Spaceandpeople - A valuation using Return on Net Tangible Assets

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Spaceandpeople (LSE:SAL) is a service business with little need of fixed assets nor large sums tied up in net working capital.  It rents the office space in needs for its 92 staff and does not own much in the way of physical assets.

While it needs to invest in the purchase of impressive display stands and Mobile Promotional Kiosks, MPK’s the total investment amounts to only around £1m.

There is no need to invest in working capital in most years because the amount of credit it grants customers (marketing department of car companies or a food seller hiring a stand, say) is outweighed by the amount of credit it gets from its suppliers (i.e. the space owners accept delayed payment for renting the square footage in the shopping centre, airport or London plaza).

To start I’ll examine if Spaceandpeople (LSE:SAL) achieves high returns on tangible assets on a consistent basis using my standard method. Two complications arise regarding this company:

  1. Prettifying of the reported profits

The directors have got used to failing to write off the costs of new ventures as they happen.  Instead they store up these costs.  When the venture fails much of the cost is written off as an exceptional item.  This happened in 2014, 2016 and 2018:

2014: “reduce costs and streamline overheads: £391,000” (consisting of redundancy £230,000, other £11,000, retrospective costs in relation to UK centres £150,000)

2016: “£289,000 restructuring costs and MPK France pilot costs”.  Also closing of S&P+ business £543,000

2018: write-off “of the goodwill relating to SpaceandPeople India Pvt Ltd as the level of profitability in that company no longer supported the valuation £255,000.”

In the following, I regard these costs as deductions from profit related to ordinary business because I’m trying to gauge the capacity of the firm to produce cash for shareholders over a span of years.

Average of exceptional items over the last six years: £246,000 pa.

  1. The asset total in the balance sheet is distorted – depending on how you look at it

In 2010 the company bought Retail Profile Holdings, putting £7.98m of goodwill in the balance sheet.  In 2012 it bought a 62% holding in an Indian company which added another £0.24m of goodwill. Only the Indian goodwill has been written off and that wasn’t until December 2018.  Thus, for most of the last six years the BS held “assets” of goodwill to the tune of over £8.2m.

If I undertook my normal Return on Net Tangible Assets (RONTA) calculation which includes the use of shareholders money to buy these companies I would have a much larger denominator of around £9m, pushed up by the £8.2m, which means I get a low RONTA.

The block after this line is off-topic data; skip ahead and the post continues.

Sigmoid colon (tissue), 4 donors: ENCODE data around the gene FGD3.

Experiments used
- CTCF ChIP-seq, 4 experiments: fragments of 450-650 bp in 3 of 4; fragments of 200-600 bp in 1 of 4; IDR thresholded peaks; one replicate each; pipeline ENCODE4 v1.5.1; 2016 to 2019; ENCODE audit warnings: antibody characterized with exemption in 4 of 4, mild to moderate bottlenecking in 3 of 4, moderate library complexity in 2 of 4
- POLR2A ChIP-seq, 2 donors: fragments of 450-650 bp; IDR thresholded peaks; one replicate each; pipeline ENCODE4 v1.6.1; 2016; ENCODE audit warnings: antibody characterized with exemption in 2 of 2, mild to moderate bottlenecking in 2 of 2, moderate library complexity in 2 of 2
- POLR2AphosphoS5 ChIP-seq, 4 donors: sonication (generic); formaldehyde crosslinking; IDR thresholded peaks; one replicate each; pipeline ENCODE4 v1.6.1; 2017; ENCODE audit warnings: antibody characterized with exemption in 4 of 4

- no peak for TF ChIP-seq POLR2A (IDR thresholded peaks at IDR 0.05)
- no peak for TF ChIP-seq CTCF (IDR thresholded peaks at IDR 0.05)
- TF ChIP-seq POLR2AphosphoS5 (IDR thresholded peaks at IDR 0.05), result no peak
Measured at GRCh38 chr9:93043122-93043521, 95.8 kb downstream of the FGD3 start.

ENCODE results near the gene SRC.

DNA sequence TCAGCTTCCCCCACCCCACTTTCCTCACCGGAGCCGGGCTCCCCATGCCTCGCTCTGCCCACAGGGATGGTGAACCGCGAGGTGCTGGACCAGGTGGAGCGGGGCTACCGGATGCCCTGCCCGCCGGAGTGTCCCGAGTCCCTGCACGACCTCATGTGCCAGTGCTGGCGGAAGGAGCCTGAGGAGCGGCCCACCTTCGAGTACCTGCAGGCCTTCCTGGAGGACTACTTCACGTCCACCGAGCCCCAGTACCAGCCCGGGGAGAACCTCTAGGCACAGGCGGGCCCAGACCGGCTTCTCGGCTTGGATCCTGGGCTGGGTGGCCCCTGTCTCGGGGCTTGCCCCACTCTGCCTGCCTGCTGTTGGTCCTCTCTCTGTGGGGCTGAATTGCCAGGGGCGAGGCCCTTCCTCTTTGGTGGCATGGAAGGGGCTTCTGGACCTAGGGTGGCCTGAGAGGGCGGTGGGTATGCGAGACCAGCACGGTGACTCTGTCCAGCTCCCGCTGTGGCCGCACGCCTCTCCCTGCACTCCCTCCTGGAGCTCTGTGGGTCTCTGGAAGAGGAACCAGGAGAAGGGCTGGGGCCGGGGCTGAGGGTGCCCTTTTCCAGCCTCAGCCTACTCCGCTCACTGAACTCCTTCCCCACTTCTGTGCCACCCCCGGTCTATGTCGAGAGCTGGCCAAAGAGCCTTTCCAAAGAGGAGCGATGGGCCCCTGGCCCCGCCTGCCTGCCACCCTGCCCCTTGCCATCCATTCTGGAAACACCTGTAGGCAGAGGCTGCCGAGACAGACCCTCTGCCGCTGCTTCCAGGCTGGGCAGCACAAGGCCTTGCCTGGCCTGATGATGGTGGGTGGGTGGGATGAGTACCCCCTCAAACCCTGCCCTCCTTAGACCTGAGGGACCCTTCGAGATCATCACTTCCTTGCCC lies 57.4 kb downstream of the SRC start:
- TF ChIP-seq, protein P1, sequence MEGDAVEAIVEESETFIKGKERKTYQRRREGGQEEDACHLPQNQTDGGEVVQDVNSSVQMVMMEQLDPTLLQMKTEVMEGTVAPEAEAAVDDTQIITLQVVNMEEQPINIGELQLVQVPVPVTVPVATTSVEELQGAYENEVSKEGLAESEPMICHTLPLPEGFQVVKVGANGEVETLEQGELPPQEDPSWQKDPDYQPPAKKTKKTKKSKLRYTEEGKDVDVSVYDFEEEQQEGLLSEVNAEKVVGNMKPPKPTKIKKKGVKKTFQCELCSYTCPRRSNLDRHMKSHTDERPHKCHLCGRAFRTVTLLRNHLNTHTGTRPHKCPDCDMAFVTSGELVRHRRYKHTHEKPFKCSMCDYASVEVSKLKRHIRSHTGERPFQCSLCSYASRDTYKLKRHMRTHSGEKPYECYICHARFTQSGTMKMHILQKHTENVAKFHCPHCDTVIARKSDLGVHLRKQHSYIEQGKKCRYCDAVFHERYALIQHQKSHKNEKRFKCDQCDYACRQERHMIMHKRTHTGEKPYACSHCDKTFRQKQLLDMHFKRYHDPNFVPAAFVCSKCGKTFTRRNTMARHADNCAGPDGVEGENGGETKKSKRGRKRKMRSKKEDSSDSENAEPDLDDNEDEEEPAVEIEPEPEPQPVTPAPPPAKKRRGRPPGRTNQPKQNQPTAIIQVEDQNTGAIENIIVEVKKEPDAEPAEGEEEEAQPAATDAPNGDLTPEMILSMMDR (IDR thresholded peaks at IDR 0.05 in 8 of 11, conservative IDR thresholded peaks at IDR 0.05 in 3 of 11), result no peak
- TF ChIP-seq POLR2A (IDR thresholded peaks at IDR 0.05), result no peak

That analysis is valid for one purpose: it tells us the rate of return on shareholders’ money invested in the past.  To use it for thinking about what might happen in the future we would be assuming that the company truly is using assets of around £9m in its business, that is £7.98m of goodwill and £1.27m in day-to-day net tangible assets in the business.

A thought experiment: If through great managerial endeavour the company attracts double the number of clients it currently has, and, in future, gains double the annual profit after tax it has produced in the past five and half years, by how much would net tangible assets need to rise?

Would they have to rise from £9m to £18m to support the extra business, or from £1.27m to £2.54m?

Assuming away the possibility they do not buy another company to grow (they don’t have the cash anyway) I think it more likely they need invest only another £1.27m in kiosks, larger promotional units and retail stands.

This means that the outcomes of the RONTA calculations can be used in two ways:

(a) an examination of historical use of shareholders money – the rate of returned earned there.

(b) how much they have made and are likely to make (assuming a continuation of the same profit rather than a doubling) as a percentage of the shareholders’ money actually put to use in today’s business in capital items and working capital (rather than that devoted to a merger in 2010).

The different perspectives produce remarkably different estimates of value.

Selected data from the income statements and balance sheets

£’000s   2018   2017   2016
Profit after tax -697 919 -660
Amortisation charge this year for accounting goodwill following acquisitions 11 18 16
Exceptional items distorting profits (positive or negative) 0 0 0
Profit for shareholders -686 937 -644
Inventories 0 0 0
Receivables 3,553 3,367 3,350
Cash needed for operations (assumed) 500 500 500
Other current assets 0 0 0
Payables -3,677 -5,120 -4,266
Short-term debt 0 0 -1,000
Other current liabilities -197 +46 +146
Working capital for operations 179 -1,207 -1,270
Surplus cash (assumed) 343 2,161 1,058
Property, Plant and Equipment 849 1,147 1,558
Goodwill in BS 7,981 8,225 8,225
Previously written-off acquired goodwill – add back 244 0 0
Other acquired intangible assets in BS 0 0 0
Previously written-off other acquired intangibles – add back 0 0 0
Long-term debt 0 0 -200
Other non-current liabilities -101 -91 -90
Net non-current assets for operations 9,160 9,281 9,493

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